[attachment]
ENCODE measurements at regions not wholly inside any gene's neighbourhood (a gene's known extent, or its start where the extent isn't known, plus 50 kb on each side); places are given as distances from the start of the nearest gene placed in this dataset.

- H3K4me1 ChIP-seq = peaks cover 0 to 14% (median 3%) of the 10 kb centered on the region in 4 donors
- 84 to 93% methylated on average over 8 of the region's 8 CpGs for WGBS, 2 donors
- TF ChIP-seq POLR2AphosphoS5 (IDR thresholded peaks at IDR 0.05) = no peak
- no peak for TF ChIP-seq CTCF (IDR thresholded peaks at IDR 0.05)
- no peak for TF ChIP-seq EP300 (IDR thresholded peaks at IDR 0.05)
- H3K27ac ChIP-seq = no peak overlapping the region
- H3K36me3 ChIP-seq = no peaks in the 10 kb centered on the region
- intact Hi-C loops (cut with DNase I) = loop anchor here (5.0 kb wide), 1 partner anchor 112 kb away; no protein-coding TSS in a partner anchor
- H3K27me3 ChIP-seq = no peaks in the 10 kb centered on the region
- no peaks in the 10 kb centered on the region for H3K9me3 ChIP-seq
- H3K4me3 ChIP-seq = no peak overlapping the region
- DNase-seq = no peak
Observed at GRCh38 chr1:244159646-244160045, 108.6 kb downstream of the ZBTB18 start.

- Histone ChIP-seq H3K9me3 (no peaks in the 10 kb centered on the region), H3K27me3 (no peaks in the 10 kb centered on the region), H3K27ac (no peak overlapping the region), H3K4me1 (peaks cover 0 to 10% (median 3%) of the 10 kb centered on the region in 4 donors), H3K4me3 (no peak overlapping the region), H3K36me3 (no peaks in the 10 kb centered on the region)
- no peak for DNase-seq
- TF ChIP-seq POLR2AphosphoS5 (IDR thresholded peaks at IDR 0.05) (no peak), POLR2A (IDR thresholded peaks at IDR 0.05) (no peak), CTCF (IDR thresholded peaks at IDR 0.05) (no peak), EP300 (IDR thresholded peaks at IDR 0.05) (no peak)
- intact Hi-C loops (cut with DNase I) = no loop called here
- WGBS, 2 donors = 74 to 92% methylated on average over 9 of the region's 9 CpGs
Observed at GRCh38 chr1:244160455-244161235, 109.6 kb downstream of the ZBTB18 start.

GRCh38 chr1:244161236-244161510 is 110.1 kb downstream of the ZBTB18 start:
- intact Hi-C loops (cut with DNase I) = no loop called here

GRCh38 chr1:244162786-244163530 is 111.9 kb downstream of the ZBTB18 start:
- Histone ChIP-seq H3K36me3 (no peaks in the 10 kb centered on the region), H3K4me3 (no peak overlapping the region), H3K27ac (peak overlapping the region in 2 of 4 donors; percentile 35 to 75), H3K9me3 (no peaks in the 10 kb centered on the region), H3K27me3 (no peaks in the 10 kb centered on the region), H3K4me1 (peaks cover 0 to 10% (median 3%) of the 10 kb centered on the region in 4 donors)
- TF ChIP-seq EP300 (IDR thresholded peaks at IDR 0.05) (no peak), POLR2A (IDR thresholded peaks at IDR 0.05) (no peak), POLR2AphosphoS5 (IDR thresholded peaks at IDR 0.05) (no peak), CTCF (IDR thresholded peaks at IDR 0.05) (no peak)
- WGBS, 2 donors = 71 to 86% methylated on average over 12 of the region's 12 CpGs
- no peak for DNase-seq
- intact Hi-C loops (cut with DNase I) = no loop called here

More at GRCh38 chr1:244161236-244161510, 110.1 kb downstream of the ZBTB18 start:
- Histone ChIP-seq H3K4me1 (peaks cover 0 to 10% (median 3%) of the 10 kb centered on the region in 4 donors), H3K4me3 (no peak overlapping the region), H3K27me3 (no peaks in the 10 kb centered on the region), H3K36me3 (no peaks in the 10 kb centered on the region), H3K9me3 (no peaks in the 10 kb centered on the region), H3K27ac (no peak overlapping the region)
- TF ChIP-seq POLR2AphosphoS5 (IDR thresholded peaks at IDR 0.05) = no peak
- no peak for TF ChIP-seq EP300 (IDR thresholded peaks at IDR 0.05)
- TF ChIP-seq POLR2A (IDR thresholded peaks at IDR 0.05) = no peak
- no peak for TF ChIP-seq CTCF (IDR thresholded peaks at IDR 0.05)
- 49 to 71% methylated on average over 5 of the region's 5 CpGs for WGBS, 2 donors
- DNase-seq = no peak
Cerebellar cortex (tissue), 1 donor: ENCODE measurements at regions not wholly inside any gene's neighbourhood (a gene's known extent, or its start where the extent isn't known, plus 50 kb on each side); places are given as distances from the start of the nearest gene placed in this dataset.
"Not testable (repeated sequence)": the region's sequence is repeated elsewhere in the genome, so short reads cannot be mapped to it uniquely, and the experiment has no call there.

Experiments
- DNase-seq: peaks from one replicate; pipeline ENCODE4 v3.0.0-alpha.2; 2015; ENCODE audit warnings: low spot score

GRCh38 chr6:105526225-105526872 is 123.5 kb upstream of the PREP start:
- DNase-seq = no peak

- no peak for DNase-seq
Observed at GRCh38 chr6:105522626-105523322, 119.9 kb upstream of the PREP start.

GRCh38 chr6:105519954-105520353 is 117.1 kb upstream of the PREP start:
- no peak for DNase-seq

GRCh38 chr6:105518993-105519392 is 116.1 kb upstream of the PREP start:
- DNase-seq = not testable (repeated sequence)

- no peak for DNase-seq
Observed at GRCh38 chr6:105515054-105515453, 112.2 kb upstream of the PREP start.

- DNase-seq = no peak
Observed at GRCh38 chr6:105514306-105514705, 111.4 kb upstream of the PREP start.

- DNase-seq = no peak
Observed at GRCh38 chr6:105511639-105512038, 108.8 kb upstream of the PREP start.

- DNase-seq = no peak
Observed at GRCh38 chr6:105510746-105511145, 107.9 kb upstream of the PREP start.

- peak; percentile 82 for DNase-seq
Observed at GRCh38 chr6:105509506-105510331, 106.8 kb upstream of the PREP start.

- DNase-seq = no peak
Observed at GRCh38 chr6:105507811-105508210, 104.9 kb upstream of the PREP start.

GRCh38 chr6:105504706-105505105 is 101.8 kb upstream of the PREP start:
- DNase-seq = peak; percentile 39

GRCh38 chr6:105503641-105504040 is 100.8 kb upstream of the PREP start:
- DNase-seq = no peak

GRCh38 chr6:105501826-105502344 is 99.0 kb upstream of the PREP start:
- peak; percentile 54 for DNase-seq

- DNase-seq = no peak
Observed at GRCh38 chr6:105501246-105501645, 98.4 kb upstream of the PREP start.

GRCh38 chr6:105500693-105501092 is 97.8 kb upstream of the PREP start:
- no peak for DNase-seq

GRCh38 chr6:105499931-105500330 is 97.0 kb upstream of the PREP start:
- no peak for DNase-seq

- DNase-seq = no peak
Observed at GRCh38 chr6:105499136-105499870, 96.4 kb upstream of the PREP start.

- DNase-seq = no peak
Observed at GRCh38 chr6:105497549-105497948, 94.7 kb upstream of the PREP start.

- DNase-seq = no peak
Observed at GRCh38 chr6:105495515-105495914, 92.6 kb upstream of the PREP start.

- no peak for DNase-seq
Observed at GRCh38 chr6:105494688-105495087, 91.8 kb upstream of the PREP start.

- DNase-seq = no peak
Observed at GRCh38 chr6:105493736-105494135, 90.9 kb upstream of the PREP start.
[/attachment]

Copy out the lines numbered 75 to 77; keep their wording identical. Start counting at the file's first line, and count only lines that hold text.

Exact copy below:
- DNase-seq = no peak
Observed at GRCh38 chr6:105497549-105497948, 94.7 kb upstream of the PREP start.

- DNase-seq = no peak